Edu-gaming 2

Edu-gaming 2
Tighten Those Graphics

Erin Hoffman | 29 May 2007 12:02
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A number of questions remain to be answered. Can a college really claim to be teaching game development if their faculty has no game development experience? Where does theory end and practice begin? Is it more important to be a strong communicator and teach solid skills, or to have spent time in the trenches? On one issue the industry is unanimous: There is no replacement for live experience. But experience making games does not immediately correlate to skill in instructing and inspiring students.

Time will have the final say - which is unwelcome news for current hopefuls. But the bright side is game instruction in academia gets better every year, and this can only mean good things for the industry as a whole. Increasing numbers of programs, small and large, are bringing in developers as adjunct instructors, and game analysis itself is a tremendous skill growing in academia apart from its production-based siblings. Smaller programs like Westwood's offer options for the part-time and passionate, and, if a driven student can navigate through the qualitative labyrinth of program options, ask sharp questions, make some professional connections and land an internship, he has a better chance at making it into the industry than most of us had before these programs existed.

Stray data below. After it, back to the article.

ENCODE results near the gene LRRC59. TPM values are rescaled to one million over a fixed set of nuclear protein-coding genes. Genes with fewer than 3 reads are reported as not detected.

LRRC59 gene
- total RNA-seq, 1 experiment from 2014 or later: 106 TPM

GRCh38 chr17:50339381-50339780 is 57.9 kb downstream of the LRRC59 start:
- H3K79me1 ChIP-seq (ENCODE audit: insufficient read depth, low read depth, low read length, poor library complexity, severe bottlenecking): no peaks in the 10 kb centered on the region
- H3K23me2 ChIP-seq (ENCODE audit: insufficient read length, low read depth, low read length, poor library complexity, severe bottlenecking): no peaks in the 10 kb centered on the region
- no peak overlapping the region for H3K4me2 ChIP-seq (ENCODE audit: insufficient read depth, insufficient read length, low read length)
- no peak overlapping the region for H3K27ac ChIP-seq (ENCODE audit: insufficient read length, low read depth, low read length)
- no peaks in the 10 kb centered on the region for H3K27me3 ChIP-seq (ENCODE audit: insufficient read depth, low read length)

With passion and energy, doors will open, and as academic game programs mature, they keep getting wider. Just don't forget to tighten those graphics.

Erin Hoffman is a professional game designer, freelance writer, and hobbyist troublemaker. She moderates Gamewatch.org and fights crime on the streets by night.

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